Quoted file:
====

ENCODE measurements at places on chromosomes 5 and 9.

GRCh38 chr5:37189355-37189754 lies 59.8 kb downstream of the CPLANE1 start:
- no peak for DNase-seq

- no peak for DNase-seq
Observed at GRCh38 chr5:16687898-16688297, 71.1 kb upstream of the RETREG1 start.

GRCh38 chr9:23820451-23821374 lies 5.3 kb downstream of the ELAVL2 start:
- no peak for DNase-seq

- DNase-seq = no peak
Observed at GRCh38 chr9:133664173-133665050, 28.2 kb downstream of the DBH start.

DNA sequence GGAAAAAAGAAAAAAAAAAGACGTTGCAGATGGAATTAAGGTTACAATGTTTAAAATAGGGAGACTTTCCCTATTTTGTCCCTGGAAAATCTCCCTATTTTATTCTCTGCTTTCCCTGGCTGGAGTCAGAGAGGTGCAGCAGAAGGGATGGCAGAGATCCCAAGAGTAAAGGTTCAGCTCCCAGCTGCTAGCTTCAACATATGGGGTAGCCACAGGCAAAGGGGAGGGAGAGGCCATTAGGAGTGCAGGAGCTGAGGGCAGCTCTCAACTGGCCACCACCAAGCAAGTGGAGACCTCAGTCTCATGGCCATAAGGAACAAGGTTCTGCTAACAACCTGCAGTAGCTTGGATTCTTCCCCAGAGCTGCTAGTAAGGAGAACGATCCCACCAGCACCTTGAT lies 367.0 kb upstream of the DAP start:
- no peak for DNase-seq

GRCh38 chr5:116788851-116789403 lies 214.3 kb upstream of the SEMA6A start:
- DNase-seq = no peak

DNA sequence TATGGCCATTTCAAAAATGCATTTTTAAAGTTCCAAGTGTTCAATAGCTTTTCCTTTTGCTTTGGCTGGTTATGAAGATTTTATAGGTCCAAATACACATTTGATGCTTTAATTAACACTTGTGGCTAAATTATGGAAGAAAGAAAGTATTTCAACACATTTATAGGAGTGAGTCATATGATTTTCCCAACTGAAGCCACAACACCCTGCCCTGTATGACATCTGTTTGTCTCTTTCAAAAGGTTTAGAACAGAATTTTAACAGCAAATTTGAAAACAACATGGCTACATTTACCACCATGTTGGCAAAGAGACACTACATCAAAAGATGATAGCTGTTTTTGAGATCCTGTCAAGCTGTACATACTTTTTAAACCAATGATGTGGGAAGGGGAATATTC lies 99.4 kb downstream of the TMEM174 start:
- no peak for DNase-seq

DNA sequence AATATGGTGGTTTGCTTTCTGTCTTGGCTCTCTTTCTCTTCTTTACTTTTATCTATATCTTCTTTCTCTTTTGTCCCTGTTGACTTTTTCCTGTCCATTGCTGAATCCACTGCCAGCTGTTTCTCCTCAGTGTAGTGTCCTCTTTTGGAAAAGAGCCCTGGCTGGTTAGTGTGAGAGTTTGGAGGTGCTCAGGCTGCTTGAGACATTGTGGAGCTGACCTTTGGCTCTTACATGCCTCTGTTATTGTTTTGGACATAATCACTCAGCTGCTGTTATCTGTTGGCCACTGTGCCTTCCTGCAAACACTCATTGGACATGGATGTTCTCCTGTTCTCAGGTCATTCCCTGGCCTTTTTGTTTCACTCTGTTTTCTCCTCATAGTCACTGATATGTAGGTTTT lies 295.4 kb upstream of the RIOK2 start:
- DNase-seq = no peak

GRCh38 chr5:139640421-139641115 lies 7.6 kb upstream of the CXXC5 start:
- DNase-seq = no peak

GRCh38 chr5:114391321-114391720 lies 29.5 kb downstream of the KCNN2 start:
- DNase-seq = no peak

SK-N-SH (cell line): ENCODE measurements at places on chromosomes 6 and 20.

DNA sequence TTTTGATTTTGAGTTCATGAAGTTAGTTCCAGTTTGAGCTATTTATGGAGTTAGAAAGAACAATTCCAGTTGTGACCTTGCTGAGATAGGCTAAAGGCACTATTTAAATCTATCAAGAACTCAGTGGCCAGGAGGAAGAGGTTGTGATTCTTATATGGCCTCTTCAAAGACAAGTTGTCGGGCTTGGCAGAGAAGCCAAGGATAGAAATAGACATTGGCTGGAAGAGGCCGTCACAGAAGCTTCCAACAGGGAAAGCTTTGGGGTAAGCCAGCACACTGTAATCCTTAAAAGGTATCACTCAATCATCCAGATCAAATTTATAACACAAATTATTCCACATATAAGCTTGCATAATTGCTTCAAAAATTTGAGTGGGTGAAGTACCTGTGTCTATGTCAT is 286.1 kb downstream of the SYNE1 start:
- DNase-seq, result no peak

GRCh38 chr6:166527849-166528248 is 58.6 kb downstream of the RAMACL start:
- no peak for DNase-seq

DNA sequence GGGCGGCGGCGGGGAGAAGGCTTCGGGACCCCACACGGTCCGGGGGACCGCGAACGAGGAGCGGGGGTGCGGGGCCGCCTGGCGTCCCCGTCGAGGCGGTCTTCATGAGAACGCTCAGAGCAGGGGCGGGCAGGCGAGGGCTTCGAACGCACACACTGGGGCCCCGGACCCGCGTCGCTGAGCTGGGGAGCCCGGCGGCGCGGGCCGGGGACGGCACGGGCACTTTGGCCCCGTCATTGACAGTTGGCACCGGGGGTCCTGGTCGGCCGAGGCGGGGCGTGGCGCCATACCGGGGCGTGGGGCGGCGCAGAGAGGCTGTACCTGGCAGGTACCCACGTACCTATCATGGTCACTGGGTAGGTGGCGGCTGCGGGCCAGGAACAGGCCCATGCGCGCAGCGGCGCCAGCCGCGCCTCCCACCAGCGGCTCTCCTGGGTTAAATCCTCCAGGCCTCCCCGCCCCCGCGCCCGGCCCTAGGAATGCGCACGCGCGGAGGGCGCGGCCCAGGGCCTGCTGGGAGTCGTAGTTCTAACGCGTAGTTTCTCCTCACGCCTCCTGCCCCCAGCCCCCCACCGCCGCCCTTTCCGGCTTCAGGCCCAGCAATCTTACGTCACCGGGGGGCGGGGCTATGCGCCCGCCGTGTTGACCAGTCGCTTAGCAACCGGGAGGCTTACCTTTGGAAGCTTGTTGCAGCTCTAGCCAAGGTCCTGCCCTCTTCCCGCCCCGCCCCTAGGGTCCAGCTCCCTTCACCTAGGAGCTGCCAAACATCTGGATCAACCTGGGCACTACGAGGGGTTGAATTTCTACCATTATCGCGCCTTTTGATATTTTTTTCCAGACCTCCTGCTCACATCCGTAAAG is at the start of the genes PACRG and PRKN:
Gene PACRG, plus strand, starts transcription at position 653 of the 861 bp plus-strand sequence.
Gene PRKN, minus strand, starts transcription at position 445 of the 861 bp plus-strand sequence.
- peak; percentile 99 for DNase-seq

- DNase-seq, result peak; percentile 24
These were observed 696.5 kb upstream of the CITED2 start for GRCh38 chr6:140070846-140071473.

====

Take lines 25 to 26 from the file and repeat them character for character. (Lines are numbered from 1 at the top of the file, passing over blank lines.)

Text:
GRCh38 chr6:166527849-166528248 is 58.6 kb downstream of the RAMACL start:
- no peak for DNase-seq